Psychiatrists are trying to use smartphone technology as an innovative tool in the assessment and treatment of schizophrenia and other serious mental illness.
Schizophrenia is a complex mental disorder that makes it difficult to distinguish between real and unreal experience, think logically, have normal emotional responses, and behave normally in social situations.
Dror Ben-Zeev - an assistant professor of psychiatry at Dartmouth Medical School and director of the Thresholds-Dartmouth Research Centre in Chicago - and his colleagues evaluated a range of approaches, including the use of mobile phones to gather information about patients' symptoms, moods, and medication use.
The phones could then be used to deliver real-time, real-world interventions, such as prompts to take medication or engage in healthy behaviours like diet, exercise, or stress-reducing activities.
Ben-Zeev presented a set of four papers related to this subject, co-authored by a series of international colleagues. The papers are geared toward the increasing numbers of researchers who are leveraging smartphones and cellphones to provide mental health services.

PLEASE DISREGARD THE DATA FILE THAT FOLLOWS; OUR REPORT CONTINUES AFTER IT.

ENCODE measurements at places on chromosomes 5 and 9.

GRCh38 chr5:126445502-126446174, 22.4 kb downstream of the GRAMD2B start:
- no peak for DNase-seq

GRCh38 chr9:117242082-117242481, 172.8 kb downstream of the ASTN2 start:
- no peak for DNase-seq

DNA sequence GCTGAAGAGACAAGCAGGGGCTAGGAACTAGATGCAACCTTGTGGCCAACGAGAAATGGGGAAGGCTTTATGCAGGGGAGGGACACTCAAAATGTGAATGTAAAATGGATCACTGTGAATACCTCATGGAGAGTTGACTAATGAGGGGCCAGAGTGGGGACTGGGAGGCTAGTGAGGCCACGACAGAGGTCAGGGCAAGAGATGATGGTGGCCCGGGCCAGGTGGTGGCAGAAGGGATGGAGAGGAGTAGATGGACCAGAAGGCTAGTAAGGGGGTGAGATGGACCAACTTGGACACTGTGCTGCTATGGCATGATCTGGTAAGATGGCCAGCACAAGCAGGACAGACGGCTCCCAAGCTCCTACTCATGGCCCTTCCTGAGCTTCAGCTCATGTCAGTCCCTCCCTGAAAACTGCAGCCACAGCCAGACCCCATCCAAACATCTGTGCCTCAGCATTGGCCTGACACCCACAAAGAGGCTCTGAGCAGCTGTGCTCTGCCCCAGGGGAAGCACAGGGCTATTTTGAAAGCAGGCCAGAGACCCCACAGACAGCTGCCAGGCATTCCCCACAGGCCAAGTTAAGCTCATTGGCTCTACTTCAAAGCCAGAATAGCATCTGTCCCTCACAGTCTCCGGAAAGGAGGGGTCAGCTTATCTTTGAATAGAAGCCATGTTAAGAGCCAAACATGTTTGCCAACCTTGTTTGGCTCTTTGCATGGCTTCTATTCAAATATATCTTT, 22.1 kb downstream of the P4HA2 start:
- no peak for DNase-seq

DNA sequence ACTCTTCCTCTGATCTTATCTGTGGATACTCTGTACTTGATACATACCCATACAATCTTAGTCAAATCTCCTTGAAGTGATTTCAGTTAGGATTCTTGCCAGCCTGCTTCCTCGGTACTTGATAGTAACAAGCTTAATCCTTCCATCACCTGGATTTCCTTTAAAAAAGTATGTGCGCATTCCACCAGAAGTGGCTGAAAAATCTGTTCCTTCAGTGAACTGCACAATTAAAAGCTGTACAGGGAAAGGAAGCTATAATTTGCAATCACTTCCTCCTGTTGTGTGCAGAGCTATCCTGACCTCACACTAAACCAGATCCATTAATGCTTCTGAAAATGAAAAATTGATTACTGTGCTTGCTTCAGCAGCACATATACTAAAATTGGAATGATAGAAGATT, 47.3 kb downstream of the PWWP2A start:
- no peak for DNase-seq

Him and his associates recently conducted a survey of 1,600 Chicago individuals under treatment for serious mental illnesses, such as schizophrenia, schizoaffective disorder, and bipolar disorder.
"We showed that 70 percent of the people had cellphones and used them for calling, texting, and for accessing the Internet," he said.
"It's not quite up to the 94 percent of people in the US overall but I think that these results are going to be very surprising to many who expect much less from people with serious mental illness," he added.
The papers were presented for a special issue of the Schizophrenia Bulletin, and are now available online with print publication set for spring 2012.